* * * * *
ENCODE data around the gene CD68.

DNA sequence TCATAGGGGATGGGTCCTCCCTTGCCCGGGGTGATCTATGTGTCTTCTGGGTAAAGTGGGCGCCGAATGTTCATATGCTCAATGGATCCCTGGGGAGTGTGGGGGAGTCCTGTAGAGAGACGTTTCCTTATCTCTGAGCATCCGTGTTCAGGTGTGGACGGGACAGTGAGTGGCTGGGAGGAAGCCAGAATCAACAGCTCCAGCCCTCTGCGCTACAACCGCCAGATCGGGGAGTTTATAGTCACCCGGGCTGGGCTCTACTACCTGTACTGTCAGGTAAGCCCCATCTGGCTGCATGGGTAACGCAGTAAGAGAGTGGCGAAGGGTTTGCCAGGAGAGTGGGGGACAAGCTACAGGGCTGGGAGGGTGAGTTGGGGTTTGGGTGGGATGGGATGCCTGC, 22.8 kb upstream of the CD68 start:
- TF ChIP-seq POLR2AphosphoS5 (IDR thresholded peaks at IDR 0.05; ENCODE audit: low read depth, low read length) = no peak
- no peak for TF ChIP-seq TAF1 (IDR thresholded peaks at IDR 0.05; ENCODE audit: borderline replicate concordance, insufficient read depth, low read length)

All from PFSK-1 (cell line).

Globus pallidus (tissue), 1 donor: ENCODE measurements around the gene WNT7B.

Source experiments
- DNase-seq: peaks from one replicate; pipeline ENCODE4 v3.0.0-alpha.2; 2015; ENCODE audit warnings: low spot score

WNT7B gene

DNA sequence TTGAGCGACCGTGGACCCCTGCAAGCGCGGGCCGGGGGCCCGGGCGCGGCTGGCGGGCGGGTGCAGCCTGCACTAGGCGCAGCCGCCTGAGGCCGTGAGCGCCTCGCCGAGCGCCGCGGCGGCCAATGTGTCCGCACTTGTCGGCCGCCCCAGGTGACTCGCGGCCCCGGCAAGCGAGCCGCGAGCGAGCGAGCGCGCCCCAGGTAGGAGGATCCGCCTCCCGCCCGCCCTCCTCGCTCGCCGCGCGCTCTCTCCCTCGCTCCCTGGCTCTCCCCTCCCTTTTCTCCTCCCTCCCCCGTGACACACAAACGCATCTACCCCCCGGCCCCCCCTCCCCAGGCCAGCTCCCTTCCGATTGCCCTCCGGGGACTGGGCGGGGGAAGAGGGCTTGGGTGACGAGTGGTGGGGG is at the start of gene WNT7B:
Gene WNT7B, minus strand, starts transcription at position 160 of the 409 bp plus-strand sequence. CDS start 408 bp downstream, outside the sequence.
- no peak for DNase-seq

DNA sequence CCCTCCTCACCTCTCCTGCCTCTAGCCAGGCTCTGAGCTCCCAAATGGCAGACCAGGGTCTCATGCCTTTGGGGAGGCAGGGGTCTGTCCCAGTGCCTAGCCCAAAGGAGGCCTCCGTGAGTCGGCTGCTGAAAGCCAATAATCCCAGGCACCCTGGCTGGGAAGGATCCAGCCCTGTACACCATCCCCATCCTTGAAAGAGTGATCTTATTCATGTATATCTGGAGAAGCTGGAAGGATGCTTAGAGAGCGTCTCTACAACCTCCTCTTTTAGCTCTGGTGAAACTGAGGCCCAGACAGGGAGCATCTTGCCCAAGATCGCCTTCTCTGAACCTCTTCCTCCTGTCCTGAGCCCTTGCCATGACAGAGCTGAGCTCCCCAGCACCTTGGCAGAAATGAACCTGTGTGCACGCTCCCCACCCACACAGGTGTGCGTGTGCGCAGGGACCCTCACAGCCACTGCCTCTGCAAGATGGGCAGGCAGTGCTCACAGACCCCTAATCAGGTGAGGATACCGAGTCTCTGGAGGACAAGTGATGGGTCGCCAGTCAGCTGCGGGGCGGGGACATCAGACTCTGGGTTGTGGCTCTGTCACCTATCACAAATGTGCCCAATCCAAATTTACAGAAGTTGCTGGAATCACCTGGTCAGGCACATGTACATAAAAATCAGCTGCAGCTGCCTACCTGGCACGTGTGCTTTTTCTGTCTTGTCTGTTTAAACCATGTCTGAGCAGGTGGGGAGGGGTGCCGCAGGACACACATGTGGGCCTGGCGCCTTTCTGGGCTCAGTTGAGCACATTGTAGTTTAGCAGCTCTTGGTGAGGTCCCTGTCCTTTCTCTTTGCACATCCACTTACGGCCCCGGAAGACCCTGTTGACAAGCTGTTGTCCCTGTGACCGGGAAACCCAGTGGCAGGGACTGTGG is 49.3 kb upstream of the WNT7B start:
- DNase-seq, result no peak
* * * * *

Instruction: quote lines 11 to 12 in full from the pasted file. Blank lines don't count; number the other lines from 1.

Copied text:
Gene WNT7B, minus strand, starts transcription at position 160 of the 409 bp plus-strand sequence. CDS start 408 bp downstream, outside the sequence.
- no peak for DNase-seq